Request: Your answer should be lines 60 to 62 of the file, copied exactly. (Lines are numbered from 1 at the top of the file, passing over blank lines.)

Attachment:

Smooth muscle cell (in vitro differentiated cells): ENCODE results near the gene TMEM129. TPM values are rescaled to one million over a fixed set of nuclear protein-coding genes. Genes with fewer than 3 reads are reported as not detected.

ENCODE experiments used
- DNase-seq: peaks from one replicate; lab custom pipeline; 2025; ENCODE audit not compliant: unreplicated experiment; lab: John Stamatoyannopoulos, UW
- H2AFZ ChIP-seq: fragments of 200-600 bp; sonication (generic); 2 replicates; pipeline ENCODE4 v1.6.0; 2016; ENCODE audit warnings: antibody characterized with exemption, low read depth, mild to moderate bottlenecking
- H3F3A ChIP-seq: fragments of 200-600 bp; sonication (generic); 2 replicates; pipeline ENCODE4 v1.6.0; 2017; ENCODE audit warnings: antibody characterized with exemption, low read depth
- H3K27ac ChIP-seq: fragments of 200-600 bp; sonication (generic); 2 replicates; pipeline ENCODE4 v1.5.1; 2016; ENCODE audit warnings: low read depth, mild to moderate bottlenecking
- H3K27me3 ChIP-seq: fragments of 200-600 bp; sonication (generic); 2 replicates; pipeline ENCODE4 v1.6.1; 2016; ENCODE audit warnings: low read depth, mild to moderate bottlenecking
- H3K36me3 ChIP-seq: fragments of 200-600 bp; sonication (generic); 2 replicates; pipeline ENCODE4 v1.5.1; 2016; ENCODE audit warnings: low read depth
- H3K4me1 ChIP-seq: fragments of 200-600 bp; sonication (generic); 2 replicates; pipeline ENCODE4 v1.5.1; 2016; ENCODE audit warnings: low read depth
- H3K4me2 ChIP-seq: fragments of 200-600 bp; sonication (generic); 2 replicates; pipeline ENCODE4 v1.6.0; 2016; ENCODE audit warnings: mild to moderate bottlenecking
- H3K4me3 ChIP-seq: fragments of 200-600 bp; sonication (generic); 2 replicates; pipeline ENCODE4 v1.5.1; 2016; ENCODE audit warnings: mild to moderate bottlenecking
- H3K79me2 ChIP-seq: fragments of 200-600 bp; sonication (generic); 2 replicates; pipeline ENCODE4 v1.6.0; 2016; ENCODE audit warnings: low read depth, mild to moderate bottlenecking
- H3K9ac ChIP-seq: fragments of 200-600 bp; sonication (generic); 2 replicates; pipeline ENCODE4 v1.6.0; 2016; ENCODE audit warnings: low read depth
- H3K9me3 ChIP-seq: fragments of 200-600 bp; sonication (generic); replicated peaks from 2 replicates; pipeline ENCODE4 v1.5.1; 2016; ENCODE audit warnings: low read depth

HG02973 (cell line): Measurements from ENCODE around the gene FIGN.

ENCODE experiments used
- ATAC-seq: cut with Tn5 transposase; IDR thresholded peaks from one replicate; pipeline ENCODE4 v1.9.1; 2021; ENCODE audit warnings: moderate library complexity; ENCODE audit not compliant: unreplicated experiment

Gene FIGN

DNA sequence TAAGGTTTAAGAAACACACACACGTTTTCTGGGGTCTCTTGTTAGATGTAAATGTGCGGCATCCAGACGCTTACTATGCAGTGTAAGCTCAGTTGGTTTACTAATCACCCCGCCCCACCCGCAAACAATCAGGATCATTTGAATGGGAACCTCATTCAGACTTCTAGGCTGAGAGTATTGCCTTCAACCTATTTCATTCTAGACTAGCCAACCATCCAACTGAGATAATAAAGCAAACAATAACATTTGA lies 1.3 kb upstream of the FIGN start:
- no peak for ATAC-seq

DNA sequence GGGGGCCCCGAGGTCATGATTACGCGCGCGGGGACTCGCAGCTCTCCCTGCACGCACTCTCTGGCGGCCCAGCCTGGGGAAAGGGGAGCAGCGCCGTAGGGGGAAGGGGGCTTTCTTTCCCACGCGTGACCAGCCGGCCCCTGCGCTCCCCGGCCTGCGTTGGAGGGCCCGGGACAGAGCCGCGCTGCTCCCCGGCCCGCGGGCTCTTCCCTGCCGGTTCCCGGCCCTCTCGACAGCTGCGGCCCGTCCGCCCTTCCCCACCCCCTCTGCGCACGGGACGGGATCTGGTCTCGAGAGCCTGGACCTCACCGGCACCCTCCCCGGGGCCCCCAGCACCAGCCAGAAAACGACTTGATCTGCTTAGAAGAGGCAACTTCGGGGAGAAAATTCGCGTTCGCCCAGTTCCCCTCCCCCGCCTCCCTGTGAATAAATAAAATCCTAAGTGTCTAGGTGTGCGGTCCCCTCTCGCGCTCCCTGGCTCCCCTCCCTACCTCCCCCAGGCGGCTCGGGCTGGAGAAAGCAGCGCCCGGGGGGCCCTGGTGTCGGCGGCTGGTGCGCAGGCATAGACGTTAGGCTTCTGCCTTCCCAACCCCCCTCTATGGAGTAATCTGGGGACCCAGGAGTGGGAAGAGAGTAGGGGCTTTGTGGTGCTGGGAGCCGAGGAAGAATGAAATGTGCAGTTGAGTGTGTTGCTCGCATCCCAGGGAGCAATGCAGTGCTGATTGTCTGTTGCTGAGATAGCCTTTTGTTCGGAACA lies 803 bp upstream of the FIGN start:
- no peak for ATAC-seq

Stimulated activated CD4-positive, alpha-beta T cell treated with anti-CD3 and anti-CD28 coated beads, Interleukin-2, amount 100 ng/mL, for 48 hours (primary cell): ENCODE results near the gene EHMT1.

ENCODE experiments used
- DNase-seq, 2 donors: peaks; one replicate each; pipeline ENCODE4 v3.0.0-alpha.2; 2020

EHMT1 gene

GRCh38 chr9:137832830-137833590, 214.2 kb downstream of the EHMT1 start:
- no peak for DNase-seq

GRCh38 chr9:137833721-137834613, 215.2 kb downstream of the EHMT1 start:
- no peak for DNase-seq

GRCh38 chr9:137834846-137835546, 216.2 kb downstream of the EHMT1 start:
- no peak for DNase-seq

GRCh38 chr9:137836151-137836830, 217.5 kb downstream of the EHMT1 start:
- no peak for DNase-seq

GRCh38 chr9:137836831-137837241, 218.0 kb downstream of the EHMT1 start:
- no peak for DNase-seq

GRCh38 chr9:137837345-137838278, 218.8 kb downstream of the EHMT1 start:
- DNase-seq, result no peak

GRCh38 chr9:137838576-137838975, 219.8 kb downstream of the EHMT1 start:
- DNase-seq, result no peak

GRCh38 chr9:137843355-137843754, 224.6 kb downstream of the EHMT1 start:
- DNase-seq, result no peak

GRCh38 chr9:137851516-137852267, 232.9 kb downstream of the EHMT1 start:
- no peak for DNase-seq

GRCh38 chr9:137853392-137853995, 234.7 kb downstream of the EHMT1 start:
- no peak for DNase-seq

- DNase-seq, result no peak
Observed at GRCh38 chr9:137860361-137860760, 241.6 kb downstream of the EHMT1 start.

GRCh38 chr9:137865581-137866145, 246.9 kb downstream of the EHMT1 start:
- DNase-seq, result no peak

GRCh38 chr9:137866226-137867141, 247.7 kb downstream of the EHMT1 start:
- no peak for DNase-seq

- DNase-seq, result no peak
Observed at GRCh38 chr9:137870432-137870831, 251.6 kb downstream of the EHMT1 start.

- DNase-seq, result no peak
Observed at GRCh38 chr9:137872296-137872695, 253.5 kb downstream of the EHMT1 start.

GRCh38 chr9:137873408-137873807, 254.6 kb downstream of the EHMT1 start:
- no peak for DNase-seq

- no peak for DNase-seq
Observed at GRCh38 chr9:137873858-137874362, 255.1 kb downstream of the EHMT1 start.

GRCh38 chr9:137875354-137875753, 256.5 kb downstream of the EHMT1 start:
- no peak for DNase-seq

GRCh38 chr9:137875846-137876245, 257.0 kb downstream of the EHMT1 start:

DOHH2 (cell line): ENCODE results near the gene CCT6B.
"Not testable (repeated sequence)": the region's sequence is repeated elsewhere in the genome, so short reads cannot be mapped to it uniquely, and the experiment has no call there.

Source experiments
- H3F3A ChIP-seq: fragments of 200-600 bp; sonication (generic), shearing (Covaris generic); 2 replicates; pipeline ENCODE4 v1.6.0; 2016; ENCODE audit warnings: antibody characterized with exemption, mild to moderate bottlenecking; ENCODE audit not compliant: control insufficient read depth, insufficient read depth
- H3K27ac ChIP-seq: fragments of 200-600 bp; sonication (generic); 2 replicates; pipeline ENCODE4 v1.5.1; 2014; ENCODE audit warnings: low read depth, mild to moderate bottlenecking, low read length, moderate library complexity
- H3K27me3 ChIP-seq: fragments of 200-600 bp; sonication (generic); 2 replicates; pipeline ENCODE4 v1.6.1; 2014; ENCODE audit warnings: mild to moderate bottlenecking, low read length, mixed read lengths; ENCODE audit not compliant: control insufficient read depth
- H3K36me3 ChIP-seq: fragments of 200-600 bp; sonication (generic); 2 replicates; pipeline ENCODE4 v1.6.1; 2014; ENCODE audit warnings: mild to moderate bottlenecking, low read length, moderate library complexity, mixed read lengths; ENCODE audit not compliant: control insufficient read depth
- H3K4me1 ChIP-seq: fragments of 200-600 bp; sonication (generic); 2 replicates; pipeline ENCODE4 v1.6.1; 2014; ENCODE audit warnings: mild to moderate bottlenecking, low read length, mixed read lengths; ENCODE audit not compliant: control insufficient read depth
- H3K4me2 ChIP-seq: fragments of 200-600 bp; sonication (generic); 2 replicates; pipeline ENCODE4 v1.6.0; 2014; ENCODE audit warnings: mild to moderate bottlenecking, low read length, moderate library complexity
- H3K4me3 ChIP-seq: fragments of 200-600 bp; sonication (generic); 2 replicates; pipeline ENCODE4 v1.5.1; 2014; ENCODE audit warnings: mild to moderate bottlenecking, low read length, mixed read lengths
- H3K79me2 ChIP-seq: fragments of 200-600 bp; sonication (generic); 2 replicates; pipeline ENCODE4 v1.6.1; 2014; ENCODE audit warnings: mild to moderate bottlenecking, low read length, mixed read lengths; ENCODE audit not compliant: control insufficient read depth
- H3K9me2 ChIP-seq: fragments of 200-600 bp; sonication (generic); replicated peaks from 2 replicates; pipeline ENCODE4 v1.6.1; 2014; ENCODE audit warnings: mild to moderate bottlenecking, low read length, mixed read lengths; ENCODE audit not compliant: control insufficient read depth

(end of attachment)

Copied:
Observed at GRCh38 chr9:137873858-137874362, 255.1 kb downstream of the EHMT1 start.

GRCh38 chr9:137875354-137875753, 256.5 kb downstream of the EHMT1 start:
- no peak for DNase-seq